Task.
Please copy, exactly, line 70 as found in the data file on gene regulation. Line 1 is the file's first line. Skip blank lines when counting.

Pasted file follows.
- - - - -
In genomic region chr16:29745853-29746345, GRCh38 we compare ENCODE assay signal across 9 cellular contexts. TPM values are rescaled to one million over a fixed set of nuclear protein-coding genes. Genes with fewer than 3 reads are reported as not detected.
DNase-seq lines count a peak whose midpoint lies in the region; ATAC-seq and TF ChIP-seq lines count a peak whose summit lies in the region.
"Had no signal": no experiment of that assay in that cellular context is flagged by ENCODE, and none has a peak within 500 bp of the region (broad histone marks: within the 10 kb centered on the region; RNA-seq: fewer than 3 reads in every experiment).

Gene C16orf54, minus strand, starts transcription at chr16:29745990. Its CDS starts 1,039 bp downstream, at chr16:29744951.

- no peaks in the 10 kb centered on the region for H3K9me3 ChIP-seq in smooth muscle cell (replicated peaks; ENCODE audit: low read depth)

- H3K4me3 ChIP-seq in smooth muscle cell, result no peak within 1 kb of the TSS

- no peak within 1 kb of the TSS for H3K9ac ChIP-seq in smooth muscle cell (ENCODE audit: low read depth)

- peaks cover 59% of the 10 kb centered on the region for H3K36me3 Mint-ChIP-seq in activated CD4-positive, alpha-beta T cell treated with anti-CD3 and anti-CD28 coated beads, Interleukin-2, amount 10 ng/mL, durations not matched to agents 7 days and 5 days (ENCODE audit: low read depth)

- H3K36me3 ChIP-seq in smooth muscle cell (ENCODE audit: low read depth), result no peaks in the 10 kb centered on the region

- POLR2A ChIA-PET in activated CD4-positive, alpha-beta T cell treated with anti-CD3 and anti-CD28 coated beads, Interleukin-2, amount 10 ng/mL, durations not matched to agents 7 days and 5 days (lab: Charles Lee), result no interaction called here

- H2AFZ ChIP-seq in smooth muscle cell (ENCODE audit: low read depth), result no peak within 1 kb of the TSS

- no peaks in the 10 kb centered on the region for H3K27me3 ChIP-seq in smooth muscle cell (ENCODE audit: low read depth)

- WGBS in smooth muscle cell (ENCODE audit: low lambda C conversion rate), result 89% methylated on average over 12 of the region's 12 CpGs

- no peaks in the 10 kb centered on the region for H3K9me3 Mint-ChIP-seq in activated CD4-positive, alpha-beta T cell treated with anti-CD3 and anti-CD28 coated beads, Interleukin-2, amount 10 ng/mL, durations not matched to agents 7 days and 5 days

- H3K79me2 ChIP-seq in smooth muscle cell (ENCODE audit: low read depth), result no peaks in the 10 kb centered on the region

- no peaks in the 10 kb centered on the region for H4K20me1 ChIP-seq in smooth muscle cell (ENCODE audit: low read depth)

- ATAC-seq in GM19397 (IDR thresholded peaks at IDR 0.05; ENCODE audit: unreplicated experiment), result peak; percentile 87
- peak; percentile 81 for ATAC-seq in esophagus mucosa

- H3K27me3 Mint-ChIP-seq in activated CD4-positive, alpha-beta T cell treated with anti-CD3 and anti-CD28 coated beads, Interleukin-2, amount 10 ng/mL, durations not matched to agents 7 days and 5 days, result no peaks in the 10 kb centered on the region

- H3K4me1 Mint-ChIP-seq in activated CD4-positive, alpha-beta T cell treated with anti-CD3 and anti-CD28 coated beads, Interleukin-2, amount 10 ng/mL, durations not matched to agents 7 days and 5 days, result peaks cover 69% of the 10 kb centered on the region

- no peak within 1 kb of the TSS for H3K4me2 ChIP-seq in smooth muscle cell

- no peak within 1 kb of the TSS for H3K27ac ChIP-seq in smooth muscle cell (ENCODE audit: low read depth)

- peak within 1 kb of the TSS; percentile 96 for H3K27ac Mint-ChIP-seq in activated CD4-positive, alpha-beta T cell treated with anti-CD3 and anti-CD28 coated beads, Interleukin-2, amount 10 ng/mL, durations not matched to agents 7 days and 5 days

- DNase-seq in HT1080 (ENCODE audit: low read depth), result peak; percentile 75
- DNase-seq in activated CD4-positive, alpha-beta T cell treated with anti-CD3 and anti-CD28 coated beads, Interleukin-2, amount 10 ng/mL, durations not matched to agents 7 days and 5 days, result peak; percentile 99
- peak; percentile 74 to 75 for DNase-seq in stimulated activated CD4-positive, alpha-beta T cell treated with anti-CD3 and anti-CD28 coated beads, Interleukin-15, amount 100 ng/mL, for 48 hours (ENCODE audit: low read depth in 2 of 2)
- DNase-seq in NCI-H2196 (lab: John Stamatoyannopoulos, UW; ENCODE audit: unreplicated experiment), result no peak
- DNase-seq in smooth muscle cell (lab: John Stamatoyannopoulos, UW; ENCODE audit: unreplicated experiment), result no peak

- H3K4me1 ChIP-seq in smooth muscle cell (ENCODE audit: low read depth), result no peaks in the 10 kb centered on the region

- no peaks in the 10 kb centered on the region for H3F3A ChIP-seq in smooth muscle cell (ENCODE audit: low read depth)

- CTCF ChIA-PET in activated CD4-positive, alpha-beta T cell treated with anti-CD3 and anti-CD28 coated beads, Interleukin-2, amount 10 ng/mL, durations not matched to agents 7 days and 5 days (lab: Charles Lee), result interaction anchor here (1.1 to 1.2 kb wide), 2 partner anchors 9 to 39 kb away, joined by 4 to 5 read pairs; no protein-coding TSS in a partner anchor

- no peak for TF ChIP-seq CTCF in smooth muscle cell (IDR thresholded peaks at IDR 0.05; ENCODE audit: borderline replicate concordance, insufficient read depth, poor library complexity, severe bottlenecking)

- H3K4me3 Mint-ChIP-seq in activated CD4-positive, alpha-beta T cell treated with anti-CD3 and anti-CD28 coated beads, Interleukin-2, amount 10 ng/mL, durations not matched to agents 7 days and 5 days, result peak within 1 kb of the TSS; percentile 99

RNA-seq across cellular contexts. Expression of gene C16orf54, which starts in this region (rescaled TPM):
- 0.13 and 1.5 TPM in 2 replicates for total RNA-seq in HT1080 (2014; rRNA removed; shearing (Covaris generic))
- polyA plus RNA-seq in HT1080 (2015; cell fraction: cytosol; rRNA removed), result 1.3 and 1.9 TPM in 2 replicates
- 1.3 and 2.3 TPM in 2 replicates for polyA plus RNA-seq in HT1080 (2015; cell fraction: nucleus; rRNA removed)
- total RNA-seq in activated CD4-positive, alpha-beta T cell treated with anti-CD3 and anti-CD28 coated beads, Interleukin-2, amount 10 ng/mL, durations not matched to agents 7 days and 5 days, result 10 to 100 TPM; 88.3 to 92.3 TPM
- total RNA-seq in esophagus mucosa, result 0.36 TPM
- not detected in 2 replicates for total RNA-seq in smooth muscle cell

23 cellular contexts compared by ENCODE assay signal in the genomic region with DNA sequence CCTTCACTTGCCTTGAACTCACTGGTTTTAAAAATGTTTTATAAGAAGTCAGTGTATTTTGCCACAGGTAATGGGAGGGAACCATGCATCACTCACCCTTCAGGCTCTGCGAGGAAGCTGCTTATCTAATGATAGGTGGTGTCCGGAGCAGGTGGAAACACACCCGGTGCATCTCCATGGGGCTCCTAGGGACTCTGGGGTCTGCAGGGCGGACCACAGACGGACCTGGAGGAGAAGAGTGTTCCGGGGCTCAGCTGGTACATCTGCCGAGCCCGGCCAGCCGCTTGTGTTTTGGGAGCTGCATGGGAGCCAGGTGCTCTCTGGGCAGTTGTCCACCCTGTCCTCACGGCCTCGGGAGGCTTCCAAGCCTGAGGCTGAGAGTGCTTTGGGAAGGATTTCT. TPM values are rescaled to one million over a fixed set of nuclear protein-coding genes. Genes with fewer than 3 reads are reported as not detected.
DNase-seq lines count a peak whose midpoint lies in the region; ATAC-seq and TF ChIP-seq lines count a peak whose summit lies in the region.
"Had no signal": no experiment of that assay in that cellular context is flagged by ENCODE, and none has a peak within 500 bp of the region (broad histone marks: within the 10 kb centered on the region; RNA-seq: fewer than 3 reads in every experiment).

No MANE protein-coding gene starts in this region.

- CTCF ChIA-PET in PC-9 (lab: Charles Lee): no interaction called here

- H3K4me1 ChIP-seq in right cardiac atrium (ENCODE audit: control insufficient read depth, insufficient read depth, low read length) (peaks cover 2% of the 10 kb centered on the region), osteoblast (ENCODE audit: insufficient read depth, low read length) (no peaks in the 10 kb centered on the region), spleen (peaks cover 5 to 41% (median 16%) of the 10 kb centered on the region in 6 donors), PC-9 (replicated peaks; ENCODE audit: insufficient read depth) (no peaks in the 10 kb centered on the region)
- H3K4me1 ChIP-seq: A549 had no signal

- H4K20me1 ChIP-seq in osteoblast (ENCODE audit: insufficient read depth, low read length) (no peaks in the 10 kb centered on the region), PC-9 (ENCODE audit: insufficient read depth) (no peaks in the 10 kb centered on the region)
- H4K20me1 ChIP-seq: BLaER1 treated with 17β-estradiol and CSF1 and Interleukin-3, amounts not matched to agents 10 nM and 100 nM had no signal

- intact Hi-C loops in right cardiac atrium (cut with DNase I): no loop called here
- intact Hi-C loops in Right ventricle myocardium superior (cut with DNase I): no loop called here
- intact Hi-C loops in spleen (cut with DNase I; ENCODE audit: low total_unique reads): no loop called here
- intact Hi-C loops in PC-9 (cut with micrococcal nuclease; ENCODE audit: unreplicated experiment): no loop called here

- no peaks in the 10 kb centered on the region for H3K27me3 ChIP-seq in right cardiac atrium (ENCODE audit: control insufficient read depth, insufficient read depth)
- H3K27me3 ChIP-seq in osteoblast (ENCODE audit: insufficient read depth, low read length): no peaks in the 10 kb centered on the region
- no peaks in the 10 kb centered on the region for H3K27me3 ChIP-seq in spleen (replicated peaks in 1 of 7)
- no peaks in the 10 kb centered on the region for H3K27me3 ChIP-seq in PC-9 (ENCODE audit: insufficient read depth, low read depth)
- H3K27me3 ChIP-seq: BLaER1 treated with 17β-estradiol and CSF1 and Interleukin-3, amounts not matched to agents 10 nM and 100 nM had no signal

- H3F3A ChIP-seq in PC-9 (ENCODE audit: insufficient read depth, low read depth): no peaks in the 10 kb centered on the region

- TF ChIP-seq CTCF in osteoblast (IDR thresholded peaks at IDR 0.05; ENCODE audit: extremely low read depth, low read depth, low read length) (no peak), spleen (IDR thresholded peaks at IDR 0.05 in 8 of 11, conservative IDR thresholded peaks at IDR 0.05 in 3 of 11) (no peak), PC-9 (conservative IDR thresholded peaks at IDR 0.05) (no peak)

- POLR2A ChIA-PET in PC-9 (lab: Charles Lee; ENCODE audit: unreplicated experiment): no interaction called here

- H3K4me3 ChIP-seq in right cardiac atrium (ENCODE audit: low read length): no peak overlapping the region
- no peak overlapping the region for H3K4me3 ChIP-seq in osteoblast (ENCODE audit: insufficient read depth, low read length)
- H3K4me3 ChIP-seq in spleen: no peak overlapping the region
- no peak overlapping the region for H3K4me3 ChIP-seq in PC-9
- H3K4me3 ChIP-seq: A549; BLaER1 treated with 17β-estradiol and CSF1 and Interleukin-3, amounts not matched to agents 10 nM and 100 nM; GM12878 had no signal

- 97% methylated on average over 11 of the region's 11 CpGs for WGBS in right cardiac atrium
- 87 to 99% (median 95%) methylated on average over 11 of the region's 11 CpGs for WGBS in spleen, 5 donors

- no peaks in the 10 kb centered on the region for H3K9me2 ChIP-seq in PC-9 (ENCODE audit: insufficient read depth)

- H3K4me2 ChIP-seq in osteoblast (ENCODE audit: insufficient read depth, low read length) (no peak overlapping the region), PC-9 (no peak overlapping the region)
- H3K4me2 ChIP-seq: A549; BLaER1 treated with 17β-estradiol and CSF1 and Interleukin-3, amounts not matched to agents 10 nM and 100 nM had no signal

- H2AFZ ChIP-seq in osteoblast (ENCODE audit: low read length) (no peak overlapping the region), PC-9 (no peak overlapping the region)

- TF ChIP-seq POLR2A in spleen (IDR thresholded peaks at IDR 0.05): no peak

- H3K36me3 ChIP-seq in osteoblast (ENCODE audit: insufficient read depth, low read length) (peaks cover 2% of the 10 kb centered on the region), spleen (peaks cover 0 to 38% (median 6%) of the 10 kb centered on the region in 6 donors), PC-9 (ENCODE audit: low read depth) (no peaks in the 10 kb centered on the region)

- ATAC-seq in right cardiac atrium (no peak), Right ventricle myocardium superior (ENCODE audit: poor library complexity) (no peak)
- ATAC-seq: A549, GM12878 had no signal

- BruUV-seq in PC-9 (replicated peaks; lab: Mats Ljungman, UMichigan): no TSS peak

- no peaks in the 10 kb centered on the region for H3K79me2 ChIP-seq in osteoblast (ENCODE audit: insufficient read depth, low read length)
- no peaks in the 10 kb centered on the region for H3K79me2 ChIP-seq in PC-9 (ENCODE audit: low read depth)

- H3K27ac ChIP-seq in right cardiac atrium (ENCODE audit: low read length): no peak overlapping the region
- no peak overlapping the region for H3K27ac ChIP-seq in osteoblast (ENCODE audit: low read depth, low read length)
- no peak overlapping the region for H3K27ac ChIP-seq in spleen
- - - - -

- H3K4me2 ChIP-seq in osteoblast (ENCODE audit: insufficient read depth, low read length) (no peak overlapping the region), PC-9 (no peak overlapping the region)